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Following 2018 Election, Political Polarization Still on the Rise at Local and National Levels

POLITICS HAVE BECOME EVEN MORE POLARIZED -- (Left to Right) Hillary Clinton, Barack Obama, and Donald Trump, have served as great leaders of the United States, yet sides fail to agree with the other.

Preston Fore

POLITICS HAVE BECOME EVEN MORE POLARIZED -- (Left to Right) Hillary Clinton, Barack Obama, and Donald Trump, have served as great leaders of the United States, yet sides fail to agree with the other.

Preston Fore, Editor-in-Chief

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The entire country was on the edge of their seats on November 6. Election day had come once again. It was time for the democrat’s blue wave as the republicans frantically tried to defend their territory. The election was hoped to be a so-called referendum on the Trump administration.

The results were mixed. The democrats gained control of the House of Representatives, by flipping over 30 congressional districts. However, the republicans kept control of the Senate, with the right even gaining two seats; it must be stated, though, that most of the incumbent democrats that lost were facing reelections in heavily conservative states, such as North Dakota, Missouri, and Indiana.

“Everyone is so obstinate in the south, especially the deep south where we are,” explained Senior Brittney Hoang.

There’s so much hatred. People don’t want to listen and be engaged anymore.”

— Danielle Hooper, AP Government Teacher

Nevertheless, democrats were able to pick-up seats in Arizona and Nevada, but were unsuccessful in highly-publicized races in Texas and Tennessee. Marsha Blackburn (R) was able to fight off Phil Bredesen (D) in becoming the first female senator from Tennessee. Blackburn’s success came with staying close to the policies of President Trump with rhetoric about illegal immigration, the wall, and jobs, despite her unfavorable connections to the opioid and communications industries.

“There is no comparison [to other elections]. The rhetoric has never been seen before,” recalled Danielle Hooper, Central’s AP US Government and Politics teacher. “There’s so much hatred. People don’t want to listen and be engaged anymore.”

Attack advertisements flooded news cycles as both sides dumped money into exposing the negative aspects of the other candidate. Even local elections were not immune to the slander.

“Today’s political climate is full of drama and bashing the other side. It has become ineffective and completely polarized,” stated Senior Zeena Whayeb.

After the 2016 election, many were hopeful that future elections would not be as intensely heated. However, this wish did not seem to come true.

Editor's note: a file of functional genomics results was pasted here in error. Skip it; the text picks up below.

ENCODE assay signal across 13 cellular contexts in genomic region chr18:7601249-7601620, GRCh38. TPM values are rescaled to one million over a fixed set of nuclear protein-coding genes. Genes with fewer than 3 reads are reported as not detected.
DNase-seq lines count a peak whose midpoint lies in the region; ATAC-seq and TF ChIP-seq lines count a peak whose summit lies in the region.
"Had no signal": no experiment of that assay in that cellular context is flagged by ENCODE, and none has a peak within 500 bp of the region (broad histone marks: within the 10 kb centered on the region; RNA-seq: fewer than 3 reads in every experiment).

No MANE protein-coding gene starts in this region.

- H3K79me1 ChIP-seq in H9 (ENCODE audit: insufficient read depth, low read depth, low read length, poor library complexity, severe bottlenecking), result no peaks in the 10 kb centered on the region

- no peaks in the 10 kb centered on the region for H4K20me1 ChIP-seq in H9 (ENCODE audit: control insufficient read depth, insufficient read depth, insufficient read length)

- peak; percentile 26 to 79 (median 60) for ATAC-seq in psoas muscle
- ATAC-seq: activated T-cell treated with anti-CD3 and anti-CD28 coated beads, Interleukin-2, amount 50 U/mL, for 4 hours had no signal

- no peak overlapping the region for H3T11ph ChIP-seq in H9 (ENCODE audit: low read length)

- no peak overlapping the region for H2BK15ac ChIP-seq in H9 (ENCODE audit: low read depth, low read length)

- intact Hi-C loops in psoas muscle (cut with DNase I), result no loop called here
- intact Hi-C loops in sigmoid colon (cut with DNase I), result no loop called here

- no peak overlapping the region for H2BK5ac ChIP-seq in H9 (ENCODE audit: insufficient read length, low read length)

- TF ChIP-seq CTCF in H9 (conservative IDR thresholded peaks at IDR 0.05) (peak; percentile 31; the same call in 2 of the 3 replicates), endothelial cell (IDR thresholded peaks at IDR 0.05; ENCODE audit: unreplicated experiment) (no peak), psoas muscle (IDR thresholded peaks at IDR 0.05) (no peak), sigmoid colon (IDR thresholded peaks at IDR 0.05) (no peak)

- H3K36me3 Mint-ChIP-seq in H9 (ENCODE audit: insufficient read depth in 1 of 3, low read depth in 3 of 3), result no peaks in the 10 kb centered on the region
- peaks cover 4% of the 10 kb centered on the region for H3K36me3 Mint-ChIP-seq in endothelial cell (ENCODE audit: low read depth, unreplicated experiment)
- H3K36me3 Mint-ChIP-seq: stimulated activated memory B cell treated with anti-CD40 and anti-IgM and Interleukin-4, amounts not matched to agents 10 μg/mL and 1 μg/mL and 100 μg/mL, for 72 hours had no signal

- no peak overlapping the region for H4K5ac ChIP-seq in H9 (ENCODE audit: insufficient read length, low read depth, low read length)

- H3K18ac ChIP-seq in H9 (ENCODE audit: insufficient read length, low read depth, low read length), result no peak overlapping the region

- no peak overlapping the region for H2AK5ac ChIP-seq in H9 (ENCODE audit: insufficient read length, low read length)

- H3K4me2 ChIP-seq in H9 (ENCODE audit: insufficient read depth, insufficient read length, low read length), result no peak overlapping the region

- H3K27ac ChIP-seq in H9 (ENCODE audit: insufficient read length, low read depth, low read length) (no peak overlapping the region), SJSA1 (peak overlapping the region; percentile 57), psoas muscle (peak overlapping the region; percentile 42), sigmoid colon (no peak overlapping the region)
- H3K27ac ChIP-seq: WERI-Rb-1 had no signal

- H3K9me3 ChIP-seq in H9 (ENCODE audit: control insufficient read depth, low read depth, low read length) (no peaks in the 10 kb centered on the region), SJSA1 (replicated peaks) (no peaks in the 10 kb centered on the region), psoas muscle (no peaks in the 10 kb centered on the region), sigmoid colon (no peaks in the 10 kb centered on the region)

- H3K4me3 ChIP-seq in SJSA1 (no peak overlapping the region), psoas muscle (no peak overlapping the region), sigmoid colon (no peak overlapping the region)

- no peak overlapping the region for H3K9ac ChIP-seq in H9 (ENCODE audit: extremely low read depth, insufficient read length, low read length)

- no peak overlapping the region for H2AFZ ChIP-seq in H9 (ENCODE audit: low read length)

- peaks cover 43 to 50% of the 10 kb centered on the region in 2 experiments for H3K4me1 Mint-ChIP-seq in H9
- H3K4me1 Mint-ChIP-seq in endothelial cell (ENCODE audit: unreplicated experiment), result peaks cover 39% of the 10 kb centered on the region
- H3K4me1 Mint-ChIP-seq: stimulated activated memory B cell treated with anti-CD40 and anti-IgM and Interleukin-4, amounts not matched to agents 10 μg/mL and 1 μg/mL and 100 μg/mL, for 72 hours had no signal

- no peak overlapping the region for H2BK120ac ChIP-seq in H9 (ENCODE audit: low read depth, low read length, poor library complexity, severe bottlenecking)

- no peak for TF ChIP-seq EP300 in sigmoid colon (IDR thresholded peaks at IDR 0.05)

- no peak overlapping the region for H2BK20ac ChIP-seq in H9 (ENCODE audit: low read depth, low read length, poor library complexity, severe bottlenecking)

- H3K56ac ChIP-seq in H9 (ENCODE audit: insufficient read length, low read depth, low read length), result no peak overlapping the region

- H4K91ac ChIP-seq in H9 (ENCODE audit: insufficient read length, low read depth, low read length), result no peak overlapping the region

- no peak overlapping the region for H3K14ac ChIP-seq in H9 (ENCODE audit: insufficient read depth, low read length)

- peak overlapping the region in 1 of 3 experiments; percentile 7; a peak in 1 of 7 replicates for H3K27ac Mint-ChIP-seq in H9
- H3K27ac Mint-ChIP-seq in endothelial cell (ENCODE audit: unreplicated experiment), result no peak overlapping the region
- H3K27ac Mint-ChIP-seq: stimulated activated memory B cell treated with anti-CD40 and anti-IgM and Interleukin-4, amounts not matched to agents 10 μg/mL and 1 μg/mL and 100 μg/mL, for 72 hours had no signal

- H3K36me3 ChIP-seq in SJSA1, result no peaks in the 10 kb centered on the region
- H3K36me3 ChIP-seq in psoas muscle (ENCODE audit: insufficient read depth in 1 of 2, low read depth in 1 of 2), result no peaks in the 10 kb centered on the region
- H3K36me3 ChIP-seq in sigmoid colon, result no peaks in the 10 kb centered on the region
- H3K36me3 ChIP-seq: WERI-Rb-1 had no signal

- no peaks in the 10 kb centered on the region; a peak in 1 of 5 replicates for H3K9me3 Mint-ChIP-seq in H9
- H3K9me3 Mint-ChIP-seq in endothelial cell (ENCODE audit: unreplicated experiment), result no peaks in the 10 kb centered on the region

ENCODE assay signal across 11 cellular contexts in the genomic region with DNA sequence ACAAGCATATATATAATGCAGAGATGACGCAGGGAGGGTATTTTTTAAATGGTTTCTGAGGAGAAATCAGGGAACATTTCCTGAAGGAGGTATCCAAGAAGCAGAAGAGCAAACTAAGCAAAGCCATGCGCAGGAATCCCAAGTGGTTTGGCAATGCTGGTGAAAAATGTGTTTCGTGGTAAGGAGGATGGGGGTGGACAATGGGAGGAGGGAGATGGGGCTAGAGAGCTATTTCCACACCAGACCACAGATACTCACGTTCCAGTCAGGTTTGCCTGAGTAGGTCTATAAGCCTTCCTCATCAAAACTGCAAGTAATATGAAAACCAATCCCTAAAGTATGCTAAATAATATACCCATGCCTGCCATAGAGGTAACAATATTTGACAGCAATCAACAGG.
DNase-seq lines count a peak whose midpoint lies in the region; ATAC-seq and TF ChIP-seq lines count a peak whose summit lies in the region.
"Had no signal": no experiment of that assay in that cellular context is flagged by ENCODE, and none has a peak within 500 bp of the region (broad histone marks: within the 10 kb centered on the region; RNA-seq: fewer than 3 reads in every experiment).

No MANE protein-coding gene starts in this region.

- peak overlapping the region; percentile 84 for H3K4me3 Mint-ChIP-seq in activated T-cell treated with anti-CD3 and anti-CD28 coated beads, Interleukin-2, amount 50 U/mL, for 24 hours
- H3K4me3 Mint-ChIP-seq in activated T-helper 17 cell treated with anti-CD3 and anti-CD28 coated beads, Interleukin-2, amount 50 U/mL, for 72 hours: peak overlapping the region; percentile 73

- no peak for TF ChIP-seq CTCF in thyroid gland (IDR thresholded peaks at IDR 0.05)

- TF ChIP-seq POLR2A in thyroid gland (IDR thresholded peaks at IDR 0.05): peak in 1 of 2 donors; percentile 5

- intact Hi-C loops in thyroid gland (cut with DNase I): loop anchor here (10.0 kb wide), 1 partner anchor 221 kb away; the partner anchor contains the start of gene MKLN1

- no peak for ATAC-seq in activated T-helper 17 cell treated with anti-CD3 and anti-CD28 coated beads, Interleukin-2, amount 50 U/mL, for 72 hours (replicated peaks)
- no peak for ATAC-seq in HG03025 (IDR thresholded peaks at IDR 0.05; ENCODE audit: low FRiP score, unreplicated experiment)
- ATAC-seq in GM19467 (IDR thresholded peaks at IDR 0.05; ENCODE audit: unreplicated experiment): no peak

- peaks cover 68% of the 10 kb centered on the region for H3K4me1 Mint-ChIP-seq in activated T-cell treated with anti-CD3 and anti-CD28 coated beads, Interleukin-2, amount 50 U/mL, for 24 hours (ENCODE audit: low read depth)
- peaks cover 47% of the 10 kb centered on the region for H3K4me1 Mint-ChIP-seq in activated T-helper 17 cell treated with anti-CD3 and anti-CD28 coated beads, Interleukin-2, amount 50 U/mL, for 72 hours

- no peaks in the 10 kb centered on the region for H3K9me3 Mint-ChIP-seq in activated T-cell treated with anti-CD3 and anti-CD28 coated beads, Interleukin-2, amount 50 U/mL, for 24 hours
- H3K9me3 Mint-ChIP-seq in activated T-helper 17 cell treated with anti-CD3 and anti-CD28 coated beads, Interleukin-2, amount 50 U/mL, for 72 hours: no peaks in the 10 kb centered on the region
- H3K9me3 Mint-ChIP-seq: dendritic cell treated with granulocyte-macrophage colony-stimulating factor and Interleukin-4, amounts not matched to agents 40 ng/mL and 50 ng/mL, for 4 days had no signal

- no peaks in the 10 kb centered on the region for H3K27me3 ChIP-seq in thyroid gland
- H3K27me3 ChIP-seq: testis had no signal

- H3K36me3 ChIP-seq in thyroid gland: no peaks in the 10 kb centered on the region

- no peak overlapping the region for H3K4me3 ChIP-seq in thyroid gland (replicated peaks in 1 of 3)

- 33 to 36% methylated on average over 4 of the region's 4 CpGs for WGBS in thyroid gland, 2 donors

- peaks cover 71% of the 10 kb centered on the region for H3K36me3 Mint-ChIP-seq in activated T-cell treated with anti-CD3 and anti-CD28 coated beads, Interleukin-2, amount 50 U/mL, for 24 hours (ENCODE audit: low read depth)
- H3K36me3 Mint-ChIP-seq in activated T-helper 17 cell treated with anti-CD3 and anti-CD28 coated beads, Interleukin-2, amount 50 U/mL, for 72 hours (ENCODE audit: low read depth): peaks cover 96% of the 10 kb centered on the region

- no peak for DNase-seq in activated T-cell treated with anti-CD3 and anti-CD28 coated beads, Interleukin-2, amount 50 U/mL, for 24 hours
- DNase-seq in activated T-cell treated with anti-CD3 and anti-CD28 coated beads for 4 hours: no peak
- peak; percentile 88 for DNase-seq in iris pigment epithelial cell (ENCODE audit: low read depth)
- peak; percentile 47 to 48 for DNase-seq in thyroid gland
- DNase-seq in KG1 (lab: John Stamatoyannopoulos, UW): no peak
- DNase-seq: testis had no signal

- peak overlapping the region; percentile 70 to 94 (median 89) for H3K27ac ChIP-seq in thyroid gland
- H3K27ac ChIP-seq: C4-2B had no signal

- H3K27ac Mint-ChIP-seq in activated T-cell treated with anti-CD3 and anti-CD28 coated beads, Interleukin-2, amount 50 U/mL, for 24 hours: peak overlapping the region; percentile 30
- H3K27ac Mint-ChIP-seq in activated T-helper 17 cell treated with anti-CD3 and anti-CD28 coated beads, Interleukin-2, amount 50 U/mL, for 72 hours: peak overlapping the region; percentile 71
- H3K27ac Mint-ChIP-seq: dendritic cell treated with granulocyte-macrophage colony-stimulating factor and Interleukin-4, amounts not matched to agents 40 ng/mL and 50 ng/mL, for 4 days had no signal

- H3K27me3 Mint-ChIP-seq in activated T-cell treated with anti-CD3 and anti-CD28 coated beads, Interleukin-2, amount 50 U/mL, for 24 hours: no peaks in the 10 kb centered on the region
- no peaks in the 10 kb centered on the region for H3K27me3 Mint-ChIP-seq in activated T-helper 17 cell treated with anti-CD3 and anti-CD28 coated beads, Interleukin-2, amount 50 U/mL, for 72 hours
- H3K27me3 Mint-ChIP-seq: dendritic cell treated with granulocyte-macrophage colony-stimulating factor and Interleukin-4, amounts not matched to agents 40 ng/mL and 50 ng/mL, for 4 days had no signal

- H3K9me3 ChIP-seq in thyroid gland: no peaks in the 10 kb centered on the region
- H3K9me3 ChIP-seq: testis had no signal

“It has been chaotic… volatile,” said Jerry Allen, exceptional education teacher.

Even though the democrats now control the House, they have their own leadership crisis on their hands. The current top democrats are all in their mid to late 70’s. If progressive policy is going to come about, change has to happen. That may need to start with leaders, at both the legislative and executive branches. This is especially prevalent leading into the 2020 presidential campaign season. Both political parties have been increasingly polarized, with each side refusing to work bipartisan to enact meaningful legislation.

“I’m hoping people will realize politics should not be biased. Politicians should realize the importance of multiple perspectives and learn to come to a compromise to benefit the majority and minority,” wished Whayeb.

“So far, we’re headed to destruction,” emphasized Hoang.

“2020 is going to be even more expensive. My head’s gonna explode,” said Hooper. “I used to understand politics. It was once a beauty. Now it is ugly.”

For students turning 18 and legally now have the right to vote, it is imperative that your constitutional right is used. Our freedoms keep you safe. Our freedoms keep the Central Digest running as a member of the press. To put it simple as the slogan of the Washington Post states, our democracy dies in darkness.

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About the Writer
Preston Fore, Editor-in-Chief

Hi! My name is Preston Fore. I am currently a senior at Central, and this year will be my fourth and final year on the Digest; I am very grateful to serve...

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Following 2018 Election, Political Polarization Still on the Rise at Local and National Levels